titles. In his address at the prize distribution ceremony, Abdul Basit said that Preston University follows the well thought out philosophy
of all out grooming of its students.
He said that sports competitions not only provide an opportunity for healthy extra curricular
activities, but also play an important role in personal growth of students. "They learn team work, decision making and self control." The news
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Book on Jinnah likely to change discourse in India
New Delhi: Conventional wisdom in India that holds Mohammed Ali Jinnah as a communal leader who caused the bloody partition of the
subcontinent is expected to receive a body blow when a new book on the Quaid-i-Azam by former Indian foreign minister Jaswant Singh
is released here on Monday.
"If I were not drawn to the personality I wouldn't have written the book. It's an intricate, complex
personality, of great character, determination," Mr Jaswant Singh told an Indian TV channel ahead of the release of the book,
"Jinnah: India – Partition – Independence". It took five years to research.
By all accounts Mr Singh's narrative is being seen by
those who have seen glimpses of the book as the most important statement, verging on adulation, by a leading Indian public figure of a man
otherwise seen as a villain by the Indian middle classes.
It was historically not tenable to see Mr Jinnah as the villain of 1947,
Mr Singh said. "It is not borne out of the facts… we need to correct it… Muslims saw that unless they had a voice in their own
economic, political and social destiny they will be obliterated."
Mr Singh said the 1946 election was a good example to show the fear
held by Muslims. That year, he said: "Jinnah's Muslim League wins all the Muslim seats and yet they don't have sufficient numbers to be
in office because the Congress Party has, without even a single Muslim, enough to form a government and they are outside of the
"So it was realised that simply contesting elections was not enough… All of this was a search for some kind of autonomy
of decision making in their own social and economy destiny."
Mr Jinnah was a great man because he created something out of nothing,
Mr Singh said of his newfound hero.
"He single-handedly stood against the might of the Congress Party and against the British who
didn't really like him ... Gandhi himself called Jinnah a great Indian. Why don't we recognise that? Why don't we see (and try to understand)
why he called him that?"
Mr Jinnah was as much a nationalist as any leader in India.
"He fought the British for an independent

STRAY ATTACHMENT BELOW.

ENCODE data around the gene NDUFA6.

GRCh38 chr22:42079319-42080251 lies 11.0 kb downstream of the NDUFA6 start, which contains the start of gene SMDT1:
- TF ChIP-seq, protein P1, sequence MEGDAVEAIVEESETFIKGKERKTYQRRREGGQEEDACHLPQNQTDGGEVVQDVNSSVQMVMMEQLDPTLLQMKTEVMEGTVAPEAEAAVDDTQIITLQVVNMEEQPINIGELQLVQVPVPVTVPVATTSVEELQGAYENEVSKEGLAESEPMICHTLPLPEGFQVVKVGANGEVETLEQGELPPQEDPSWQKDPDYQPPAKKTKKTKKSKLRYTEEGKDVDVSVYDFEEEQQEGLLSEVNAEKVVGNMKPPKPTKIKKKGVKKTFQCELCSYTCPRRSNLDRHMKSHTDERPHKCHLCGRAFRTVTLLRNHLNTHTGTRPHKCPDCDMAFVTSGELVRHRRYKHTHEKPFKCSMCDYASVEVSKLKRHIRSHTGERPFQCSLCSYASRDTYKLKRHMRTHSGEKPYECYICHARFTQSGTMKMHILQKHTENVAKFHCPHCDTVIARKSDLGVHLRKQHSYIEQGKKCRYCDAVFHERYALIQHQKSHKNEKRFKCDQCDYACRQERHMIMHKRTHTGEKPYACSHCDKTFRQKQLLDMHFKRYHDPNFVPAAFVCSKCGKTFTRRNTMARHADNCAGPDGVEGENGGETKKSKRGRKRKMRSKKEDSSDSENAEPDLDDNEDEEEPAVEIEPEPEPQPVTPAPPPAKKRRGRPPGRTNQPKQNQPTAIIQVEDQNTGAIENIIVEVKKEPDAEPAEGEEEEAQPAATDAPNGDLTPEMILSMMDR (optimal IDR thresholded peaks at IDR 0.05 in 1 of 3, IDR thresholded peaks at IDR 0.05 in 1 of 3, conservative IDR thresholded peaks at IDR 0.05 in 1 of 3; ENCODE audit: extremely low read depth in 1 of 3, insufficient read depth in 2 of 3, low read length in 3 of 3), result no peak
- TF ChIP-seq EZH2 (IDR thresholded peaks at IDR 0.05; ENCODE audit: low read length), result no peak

India but also fought resolutely and relentlessly for the interest of the Muslims of India … the acme of his nationalistic achievement was
the 1916 Lucknow Pact of Hindu-Muslim unity."
Among the aspects of Mr Jinnah's personality Mr Singh said he admired his determination
and will to rise. "He was a self-made man. Mahatma Gandhi was the son of a Diwan. All these (people) - Nehru and others - were born to wealth
and position. Jinnah created for himself a position. He carved in Bombay, a metropolitan city, a position for himself.
"He was so poor
he had to walk to work … he told one of his biographers there was always room at the top but there's no lift. And he never sought a
Demolishing the belief that Mr Jinnah hated or disliked Hindus, Mr Singh said the claim was totally wrong. "His principal
disagreement was with the Congress Party."
Going by his interview shown on CNN-IBN on Sunday, Mr Singh holds Mr Jawaharlal Nehru as
more culpable than anyone else for the division of the country. Dawn
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PAL launches its yearly literary selection
Islamabad: Pakistan Academy of Letters (PAL) has launched its yearly publication of literary selection of Pakistani Literature Poetry and
Sharing his views while launching the publication, PAL Chairman Fakhar Zaman said that the literary selection published by
PAL every year is an important chapter for Pakistan's literary history. He said that these books comprising literary selections are launched
every year in connection with the Independence Day to record the enriching literary works being produced in the country.
He said that
'Pakistani Literature 2008' (Prose) and 'Pakistani Literature 2008' (Poetry) is traditionally a compilation of development and trends in
Pakistan's literary arena. The collection is selected from the prose and poetry published in literary journals and magazines throughout the
year in Pakistan.
He said that in order to make this literary selection more coherent, PAL has also compiled selection of Pakistani
Literature (Prose) and Pakistani Literature (Poetry) from 1947-2008 which is under publication.
The selection of poetry 2008 is made by
Noreen Tallat Arooba and the selection of prose writing is made by Dr Shaheen Mufti, while the publications are edited by
The Poetry selection includes Hamd, Naat, Ghazlain, Nazmain and translation from Pakistani languages. The selection of
prose includes criticism, research, reviews, linguistic, articles, memoirs, articles on personalities, essays and translations from the
Pakistani languages. The news